KUALA LUMPUR - Chinese businessman Li Hua suffered a stroke, has considered suicide, and his wife has been hospitalised with heart trouble, all since their daughter went missing on flight MH370.
A. Amirtham, a retired Malaysian clinic worker, suffers fainting spells and a lack of sleep and appetite over the disappearance of her only son Puspanathan.
Li Jiuying is tormented by the loss of her big brother Li Guohai and the burden of lying to their elderly mother that he was not on the flight. The mother believes he is tied up with a business dispute.
One year after the Malaysia Airlines jet vanished, next of kin are trapped inside what one describes as a "black hole" of emotional and often physical suffering.
Li Hua, 58, who only recently recovered the full use of his left arm following last year's stroke, used to be a fitness buff.
"Now I just feel sick," he said, chain-smoking.
"I have thought of suicide but... why? I need to stay alive for my wife and fight for the truth."
'Nothing can be the same'
But the truth remains painfully elusive for families as the tragedy's March 8 anniversary nears.
In one of aviation's most baffling mysteries, the Boeing 777 with 239 people aboard inexplicably detoured from its Kuala Lumpur-Beijing route, heading west and south into the Indian Ocean and history.
A year-long search in that ocean's remote southern reaches -- now focussed on high-tech sonar scanning of the seabed -- has found nothing.
The vanishing act is not without some concrete outcomes.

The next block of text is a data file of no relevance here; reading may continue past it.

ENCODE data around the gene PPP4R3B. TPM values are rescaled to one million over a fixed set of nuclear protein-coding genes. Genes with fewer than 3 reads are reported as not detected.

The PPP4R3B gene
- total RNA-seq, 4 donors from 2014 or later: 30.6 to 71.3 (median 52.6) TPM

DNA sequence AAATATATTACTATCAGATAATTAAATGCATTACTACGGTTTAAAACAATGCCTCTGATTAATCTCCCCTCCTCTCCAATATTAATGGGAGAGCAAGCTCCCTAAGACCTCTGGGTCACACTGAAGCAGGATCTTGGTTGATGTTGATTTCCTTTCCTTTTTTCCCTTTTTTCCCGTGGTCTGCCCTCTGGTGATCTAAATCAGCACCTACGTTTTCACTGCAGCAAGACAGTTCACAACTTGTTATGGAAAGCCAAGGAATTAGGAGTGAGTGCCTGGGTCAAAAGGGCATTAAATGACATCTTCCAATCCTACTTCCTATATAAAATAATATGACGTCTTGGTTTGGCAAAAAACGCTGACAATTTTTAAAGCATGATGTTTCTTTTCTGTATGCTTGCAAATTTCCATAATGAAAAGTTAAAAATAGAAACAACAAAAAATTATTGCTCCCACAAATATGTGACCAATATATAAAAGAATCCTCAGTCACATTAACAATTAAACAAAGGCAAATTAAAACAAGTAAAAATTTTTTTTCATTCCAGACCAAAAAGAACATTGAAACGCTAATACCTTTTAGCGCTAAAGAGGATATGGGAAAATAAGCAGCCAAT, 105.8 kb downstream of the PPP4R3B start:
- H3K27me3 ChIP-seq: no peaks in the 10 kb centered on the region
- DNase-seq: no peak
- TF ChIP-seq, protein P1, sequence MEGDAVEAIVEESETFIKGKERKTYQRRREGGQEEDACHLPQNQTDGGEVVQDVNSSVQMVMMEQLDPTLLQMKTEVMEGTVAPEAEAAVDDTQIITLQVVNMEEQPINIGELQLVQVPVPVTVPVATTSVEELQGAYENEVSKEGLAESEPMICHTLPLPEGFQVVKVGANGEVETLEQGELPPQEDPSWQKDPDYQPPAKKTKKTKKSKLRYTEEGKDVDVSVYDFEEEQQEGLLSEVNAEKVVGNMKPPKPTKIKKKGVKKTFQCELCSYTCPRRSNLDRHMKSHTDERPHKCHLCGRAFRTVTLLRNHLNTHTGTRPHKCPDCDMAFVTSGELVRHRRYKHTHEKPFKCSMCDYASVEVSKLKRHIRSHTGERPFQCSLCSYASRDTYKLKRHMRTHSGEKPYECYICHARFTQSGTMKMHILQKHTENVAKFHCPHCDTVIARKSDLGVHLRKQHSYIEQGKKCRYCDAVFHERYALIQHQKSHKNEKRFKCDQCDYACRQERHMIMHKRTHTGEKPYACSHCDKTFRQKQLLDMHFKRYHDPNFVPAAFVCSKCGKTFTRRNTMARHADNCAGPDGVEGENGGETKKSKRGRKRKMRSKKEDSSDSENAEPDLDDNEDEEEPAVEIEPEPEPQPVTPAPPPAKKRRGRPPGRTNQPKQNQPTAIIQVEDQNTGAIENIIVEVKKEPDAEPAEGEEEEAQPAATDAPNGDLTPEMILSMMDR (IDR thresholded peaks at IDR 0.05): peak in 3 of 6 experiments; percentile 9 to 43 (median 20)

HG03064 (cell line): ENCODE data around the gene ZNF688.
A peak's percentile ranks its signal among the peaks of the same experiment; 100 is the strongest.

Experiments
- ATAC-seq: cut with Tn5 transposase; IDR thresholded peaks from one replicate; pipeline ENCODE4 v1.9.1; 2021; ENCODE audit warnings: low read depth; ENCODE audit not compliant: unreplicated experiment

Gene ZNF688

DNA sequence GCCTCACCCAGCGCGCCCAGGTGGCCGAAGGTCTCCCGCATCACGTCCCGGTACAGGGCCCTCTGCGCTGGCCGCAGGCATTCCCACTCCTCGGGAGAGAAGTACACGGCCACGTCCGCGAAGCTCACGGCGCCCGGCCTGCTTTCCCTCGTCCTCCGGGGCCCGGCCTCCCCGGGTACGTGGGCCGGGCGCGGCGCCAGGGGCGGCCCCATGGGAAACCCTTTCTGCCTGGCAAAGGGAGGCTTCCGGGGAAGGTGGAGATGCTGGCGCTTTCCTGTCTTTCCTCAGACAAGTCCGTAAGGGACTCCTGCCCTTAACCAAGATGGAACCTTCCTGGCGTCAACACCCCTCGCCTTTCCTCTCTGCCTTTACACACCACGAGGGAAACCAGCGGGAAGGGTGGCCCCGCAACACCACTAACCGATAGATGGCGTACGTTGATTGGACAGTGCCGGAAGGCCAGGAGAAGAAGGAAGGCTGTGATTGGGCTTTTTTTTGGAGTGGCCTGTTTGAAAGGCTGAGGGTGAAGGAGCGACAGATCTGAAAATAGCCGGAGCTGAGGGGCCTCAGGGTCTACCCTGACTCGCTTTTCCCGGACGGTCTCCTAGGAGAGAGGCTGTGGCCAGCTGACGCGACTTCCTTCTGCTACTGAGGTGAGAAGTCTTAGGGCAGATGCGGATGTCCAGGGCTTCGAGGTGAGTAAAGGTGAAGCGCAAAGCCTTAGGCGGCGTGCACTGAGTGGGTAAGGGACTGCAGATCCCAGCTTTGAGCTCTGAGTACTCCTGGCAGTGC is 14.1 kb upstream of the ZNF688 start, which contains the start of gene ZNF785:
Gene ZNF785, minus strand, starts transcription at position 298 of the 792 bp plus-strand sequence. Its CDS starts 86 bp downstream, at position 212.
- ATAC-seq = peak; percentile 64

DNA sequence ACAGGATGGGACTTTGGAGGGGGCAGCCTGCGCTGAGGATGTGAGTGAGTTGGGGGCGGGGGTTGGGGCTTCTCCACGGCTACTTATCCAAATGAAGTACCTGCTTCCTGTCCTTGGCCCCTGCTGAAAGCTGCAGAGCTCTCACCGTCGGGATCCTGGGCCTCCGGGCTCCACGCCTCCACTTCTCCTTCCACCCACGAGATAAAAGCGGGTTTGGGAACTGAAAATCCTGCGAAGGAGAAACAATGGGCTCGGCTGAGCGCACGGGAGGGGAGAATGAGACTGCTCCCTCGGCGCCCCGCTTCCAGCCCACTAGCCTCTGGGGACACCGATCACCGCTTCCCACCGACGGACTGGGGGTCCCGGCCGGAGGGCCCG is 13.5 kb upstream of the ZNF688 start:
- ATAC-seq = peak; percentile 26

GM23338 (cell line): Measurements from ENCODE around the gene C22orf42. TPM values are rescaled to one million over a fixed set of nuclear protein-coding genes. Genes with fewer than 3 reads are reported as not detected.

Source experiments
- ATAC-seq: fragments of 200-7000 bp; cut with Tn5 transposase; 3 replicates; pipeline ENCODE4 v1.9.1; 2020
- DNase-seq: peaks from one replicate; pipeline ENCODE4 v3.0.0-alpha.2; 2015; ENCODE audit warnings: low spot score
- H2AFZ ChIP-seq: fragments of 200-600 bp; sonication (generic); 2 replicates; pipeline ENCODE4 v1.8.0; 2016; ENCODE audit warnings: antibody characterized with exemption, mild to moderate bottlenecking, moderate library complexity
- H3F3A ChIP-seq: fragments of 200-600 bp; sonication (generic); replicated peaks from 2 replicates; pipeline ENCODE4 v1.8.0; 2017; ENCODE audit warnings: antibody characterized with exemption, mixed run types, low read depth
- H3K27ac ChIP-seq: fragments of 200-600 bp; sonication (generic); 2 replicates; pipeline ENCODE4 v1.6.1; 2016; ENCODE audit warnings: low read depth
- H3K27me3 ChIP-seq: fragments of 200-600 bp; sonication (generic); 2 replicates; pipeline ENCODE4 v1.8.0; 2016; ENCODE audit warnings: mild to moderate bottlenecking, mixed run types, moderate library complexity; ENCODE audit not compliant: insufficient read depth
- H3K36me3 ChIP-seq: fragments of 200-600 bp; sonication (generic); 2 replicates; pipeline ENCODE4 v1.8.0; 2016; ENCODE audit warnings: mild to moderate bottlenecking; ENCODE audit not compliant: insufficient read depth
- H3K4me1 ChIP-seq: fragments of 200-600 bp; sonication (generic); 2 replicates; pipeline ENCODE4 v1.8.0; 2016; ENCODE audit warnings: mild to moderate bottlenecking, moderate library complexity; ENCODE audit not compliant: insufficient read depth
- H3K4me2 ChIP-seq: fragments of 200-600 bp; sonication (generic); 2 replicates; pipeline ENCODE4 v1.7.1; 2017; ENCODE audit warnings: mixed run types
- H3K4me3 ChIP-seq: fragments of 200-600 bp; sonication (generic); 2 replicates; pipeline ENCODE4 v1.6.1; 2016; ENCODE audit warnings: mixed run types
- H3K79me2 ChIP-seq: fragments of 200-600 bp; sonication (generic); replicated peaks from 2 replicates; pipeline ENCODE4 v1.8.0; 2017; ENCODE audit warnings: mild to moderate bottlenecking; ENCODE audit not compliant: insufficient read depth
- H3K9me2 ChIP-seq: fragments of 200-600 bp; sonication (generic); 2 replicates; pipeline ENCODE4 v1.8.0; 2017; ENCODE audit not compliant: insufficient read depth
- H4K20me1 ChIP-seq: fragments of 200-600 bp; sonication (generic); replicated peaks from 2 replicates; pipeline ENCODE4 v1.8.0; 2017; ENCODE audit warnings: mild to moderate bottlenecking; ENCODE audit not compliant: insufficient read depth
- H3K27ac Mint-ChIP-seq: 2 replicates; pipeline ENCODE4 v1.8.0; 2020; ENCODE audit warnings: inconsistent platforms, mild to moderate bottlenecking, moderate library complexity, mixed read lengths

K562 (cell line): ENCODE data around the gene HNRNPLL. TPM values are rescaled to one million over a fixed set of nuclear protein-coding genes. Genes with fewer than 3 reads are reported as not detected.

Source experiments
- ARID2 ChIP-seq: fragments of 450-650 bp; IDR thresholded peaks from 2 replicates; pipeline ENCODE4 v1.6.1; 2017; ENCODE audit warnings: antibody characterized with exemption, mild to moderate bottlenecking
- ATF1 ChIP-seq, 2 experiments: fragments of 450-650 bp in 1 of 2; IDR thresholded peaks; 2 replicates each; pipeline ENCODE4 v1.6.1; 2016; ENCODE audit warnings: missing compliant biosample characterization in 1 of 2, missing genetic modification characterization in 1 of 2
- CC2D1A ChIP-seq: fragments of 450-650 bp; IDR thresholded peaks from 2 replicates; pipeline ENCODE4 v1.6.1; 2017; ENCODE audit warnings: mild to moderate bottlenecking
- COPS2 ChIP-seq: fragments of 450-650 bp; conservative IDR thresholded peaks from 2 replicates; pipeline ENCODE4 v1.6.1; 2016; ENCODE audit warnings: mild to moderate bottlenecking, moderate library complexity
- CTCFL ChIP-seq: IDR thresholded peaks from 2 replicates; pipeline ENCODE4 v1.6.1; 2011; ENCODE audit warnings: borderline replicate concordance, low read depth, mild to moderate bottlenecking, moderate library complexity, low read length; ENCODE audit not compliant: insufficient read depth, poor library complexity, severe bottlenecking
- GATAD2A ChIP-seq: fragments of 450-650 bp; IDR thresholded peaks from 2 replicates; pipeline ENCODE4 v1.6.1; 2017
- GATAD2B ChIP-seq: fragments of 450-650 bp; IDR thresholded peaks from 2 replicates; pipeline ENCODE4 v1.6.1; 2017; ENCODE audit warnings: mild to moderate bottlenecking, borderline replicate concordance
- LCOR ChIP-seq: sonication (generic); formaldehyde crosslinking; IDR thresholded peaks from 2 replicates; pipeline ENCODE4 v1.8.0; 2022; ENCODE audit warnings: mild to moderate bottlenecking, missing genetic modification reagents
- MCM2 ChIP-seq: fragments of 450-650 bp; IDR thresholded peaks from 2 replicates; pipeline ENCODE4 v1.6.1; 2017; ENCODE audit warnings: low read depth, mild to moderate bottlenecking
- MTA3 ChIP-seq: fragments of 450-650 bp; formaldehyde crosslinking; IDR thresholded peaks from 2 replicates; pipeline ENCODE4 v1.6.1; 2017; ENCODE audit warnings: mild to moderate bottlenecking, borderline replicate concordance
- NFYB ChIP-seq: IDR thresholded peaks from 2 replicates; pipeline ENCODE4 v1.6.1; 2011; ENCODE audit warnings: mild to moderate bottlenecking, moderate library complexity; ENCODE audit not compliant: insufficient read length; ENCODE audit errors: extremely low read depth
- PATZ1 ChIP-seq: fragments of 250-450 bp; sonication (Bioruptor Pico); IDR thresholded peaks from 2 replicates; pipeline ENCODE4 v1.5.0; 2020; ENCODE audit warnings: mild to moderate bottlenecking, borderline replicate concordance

World aviation authorities last month mandated minute-by-minute tracking of aircraft in distress, beginning globally next year, to prevent a recurrence.
This week, Australia said it also was conducting trials, with Malaysia and Indonesia, of a system that increases the frequency with which planes are tracked over remote oceans.
But all of that is little comfort now for MH370 families.
They endured an emotional trial of false leads and dashed hopes during Malaysia's chaotic initial response, which included its air force's failure to act despite tracking the plane shortly after it diverted.
Many are now incensed over the January 29 declaration that all on board were presumed dead and families should seek compensation.
Next of kin fear the move means the Malaysian government and airline are poised to declare the matter closed without any resolution.
"There is no closure for us," said Grace Subathirai, a Malaysian attorney whose mother Anne Daisy was on board.
"It has totally changed our lives. Nothing can ever be the same."